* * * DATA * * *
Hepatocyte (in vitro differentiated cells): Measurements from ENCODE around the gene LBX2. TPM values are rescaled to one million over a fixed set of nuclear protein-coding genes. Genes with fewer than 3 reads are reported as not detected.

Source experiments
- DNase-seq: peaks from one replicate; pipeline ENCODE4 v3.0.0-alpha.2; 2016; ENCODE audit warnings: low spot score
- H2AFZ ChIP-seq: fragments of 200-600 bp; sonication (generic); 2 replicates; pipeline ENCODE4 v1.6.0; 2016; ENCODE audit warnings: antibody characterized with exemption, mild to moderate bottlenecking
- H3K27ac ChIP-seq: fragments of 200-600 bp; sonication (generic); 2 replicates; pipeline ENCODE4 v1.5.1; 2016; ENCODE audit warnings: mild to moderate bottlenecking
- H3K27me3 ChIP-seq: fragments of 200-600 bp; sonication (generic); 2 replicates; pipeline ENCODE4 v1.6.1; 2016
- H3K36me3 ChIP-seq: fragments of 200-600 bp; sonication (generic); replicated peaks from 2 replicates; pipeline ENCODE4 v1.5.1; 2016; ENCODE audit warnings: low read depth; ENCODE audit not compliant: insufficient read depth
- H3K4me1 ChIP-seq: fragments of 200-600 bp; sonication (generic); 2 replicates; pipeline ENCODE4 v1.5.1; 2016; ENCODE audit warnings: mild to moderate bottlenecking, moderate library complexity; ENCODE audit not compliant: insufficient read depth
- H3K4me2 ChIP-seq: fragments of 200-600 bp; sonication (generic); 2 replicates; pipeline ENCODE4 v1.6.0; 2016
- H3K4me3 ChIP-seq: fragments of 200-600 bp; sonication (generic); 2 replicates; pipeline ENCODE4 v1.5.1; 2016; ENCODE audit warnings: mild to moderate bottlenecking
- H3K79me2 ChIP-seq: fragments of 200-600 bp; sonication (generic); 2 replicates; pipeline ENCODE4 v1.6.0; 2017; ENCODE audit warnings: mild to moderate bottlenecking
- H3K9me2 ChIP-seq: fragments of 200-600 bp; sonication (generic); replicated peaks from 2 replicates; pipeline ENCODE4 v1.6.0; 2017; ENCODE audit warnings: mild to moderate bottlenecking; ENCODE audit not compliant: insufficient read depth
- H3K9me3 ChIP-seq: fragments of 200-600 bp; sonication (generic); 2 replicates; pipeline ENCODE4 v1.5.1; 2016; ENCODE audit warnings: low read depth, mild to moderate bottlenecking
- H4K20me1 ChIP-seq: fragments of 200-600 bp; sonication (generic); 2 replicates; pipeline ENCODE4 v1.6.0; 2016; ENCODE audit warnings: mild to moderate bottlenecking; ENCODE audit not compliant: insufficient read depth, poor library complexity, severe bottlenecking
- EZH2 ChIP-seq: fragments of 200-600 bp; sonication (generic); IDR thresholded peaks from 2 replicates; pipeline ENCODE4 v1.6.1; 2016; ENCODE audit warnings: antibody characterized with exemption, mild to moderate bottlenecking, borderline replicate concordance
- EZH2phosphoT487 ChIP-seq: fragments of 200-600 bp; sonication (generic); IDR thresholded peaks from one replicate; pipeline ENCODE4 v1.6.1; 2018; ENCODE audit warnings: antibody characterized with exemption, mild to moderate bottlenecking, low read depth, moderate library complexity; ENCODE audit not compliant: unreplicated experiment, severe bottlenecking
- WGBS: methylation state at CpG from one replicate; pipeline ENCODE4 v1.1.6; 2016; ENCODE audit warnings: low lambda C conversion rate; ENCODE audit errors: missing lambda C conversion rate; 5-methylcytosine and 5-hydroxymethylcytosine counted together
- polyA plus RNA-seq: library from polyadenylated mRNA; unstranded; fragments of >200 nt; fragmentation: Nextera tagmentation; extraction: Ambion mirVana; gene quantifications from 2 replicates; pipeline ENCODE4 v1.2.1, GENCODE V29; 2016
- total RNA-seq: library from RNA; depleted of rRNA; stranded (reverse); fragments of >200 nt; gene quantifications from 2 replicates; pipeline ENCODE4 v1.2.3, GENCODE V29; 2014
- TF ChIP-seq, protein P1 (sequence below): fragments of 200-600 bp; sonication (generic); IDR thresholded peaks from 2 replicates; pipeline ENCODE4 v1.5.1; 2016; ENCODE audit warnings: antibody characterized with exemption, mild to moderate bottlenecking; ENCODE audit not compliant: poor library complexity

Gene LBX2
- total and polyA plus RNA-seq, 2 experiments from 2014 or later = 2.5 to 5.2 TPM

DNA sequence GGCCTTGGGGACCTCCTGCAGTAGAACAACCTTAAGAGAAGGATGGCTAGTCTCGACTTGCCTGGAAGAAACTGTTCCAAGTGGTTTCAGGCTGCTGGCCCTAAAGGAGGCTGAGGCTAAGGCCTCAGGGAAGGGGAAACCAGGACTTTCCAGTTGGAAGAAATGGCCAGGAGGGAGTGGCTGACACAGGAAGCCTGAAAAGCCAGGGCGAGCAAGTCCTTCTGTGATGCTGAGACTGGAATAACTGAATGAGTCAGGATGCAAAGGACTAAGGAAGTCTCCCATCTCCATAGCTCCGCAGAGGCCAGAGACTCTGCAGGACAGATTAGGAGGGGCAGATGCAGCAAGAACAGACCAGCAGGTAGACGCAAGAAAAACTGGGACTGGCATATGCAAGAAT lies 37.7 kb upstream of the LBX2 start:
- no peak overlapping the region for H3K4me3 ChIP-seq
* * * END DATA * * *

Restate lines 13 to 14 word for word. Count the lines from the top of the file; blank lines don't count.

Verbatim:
- H3K9me3 ChIP-seq: fragments of 200-600 bp; sonication (generic); 2 replicates; pipeline ENCODE4 v1.5.1; 2016; ENCODE audit warnings: low read depth, mild to moderate bottlenecking
- H4K20me1 ChIP-seq: fragments of 200-600 bp; sonication (generic); 2 replicates; pipeline ENCODE4 v1.6.0; 2016; ENCODE audit warnings: mild to moderate bottlenecking; ENCODE audit not compliant: insufficient read depth, poor library complexity, severe bottlenecking